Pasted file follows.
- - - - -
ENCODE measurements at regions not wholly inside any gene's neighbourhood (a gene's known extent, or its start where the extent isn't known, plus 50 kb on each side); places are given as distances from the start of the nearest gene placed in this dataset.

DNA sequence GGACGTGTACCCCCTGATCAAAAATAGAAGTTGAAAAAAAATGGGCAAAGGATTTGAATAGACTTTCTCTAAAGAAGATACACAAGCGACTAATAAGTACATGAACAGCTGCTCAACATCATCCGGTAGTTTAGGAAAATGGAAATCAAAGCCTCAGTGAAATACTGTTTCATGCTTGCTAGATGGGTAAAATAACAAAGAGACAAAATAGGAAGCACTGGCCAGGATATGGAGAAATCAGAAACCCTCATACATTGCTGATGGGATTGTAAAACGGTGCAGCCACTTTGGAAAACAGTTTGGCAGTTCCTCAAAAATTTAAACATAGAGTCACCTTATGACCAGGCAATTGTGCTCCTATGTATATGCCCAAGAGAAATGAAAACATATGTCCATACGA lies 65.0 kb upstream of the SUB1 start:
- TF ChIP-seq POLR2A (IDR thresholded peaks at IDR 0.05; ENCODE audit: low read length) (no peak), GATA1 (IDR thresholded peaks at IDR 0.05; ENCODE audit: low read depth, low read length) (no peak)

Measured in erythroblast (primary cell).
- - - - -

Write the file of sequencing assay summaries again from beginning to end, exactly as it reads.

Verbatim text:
ENCODE measurements at regions not wholly inside any gene's neighbourhood (a gene's known extent, or its start where the extent isn't known, plus 50 kb on each side); places are given as distances from the start of the nearest gene placed in this dataset.

DNA sequence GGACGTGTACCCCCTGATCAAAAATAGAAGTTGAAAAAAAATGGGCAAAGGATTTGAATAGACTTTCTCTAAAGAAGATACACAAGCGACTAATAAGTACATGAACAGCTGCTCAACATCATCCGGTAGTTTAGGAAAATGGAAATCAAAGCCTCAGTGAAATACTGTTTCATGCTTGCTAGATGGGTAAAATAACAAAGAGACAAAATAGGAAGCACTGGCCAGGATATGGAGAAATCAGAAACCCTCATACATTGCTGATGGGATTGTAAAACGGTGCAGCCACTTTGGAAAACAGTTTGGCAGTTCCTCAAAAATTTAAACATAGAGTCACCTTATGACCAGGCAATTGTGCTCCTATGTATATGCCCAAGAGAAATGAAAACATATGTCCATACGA lies 65.0 kb upstream of the SUB1 start:
- TF ChIP-seq POLR2A (IDR thresholded peaks at IDR 0.05; ENCODE audit: low read length) (no peak), GATA1 (IDR thresholded peaks at IDR 0.05; ENCODE audit: low read depth, low read length) (no peak)

Measured in erythroblast (primary cell).